It’s no secret that starting and investing in businesses has long been reserved for wealthy white men. In 2017, the funding given to female founders in the United States was higher than in years past, but accounted for only 2.2 percent of total funding given. All-male teams, on the other hand, received 79 percent of the total. When women and minority founders do get investments, they receive less money than their white male counterparts.
The vast majority of pitches heard by investors come from wealthy white men, and the investors themselves are wealthy white men. Investors say they simply invest in the best ideas, but those numbers don’t leave much room for interpretation. Nontechnical, female, or minority entrepreneurs need to have more of a chance to successfully receive investments in order to penetrate the market.
It’s clear the venture capital system isn’t working for them.
Setting up for startup success
Access to capital and the opportunity to use it all begin with who you grow up with and what educational resources were available to you. Let’s take the all-important tech-based startups as an example. If you’re raised without an emphasis on science, technology, engineering, and math (STEM) education, you’ll have a much harder journey learning the material and competing in the space. Mentorship is also a struggle. My wife, for example, teaches high school chemistry, but she was one of only a handful of women who graduated from college with a chemistry degree as recent as 2007.
If you’re raised in an area without a strong school system and have limited access to mentors in tech-enabled paths, what is the likelihood that you will pursue a career in engineering or finance? And if you do try to raise fund for a startup or project, it’s likely you won’t have access to people who are interested in those opportunities or have the means to invest.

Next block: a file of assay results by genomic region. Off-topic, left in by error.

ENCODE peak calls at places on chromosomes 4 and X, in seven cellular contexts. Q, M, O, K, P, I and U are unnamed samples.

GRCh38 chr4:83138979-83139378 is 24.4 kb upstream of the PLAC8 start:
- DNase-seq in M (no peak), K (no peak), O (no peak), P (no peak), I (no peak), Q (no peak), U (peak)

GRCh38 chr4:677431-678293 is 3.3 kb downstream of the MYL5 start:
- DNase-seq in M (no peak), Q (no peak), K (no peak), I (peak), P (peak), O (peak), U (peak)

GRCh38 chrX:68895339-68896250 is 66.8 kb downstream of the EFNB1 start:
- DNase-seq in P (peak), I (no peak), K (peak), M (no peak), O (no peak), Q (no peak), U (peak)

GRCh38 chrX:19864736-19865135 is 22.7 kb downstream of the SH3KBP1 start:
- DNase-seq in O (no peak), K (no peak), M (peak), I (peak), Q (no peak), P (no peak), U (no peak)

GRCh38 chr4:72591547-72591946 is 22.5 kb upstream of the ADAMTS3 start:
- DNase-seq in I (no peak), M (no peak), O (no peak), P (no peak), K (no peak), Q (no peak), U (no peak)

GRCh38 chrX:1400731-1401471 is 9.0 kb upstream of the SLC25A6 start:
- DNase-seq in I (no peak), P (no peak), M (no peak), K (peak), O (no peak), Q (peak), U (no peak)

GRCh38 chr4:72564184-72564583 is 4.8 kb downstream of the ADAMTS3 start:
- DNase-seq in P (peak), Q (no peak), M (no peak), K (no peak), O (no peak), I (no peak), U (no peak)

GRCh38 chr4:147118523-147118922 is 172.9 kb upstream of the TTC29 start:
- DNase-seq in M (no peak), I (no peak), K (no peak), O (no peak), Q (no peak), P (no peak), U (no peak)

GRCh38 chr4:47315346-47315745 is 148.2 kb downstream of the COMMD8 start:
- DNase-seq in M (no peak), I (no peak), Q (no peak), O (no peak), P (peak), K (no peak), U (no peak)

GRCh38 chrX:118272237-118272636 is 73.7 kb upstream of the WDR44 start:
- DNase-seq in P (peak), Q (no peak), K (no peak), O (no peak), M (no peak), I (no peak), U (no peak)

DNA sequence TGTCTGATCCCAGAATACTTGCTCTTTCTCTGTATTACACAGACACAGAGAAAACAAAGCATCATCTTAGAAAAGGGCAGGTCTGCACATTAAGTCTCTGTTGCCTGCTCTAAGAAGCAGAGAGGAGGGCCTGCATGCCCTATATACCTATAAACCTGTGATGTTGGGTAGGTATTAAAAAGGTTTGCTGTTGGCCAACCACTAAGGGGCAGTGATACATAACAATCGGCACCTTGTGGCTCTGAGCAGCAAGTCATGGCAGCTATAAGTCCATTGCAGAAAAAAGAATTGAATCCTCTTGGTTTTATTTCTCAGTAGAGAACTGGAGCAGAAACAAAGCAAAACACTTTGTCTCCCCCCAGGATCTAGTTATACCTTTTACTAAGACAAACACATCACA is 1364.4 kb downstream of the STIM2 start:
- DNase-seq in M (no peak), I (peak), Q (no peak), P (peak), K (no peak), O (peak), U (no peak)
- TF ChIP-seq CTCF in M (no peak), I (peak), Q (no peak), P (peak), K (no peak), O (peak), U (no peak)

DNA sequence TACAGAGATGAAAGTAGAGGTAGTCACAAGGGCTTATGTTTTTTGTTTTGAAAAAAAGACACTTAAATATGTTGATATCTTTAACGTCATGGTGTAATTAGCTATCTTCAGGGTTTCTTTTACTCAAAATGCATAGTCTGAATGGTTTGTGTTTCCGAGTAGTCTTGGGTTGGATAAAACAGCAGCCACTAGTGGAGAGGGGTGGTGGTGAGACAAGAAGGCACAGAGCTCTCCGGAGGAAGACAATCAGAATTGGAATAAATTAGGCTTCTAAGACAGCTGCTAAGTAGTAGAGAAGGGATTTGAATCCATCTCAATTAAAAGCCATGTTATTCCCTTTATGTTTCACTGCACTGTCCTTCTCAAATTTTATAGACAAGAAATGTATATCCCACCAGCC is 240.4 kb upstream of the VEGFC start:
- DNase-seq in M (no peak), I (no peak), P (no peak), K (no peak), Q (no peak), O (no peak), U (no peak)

Incubators have emerged across the country to help these underrepresented populations take on the system that holds their ideas back. For example, 1871 has dedicated time and resources to develop organizations such as WiSTEM, Ms. Tech, and Women Tech Founders, while Blue1647 and Latinx Incubator strive to help minority founders grow their businesses.
Local communities are already making great strides in boosting their business leaders’ chances of success. Founders such as Pearachute Kids founder Desiree Vargas Wrigley, WeSolv’s Stella Ashaolu, and Carrie Shaw of Embodied Labs are just a few examples of exceptional female and minority founders who have relied on community organizations to gain access to the necessary resources to start their businesses.
Equity crowdfunding is the future friends and family round
Even when an entrepreneur has a flawless idea and knows how to execute it, he or she won’t succeed without a startup capital. And it’s clear women and minority founders aren’t getting the money they need through traditional fundraising efforts. That’s where equity crowdfunding comes in.
Equity crowdfunding takes power from investors and puts it into the hands of the founders. This system allows startups to raise funds by offering equity in their companies, as opposed to crowdfunding that might pre-sell the product or offer other incentives. This method is protected, too, as Title III of the JOBS Act enables founders to raise up to $1 million per year by offering equity to non-accredited investors for as little as $10 per investment.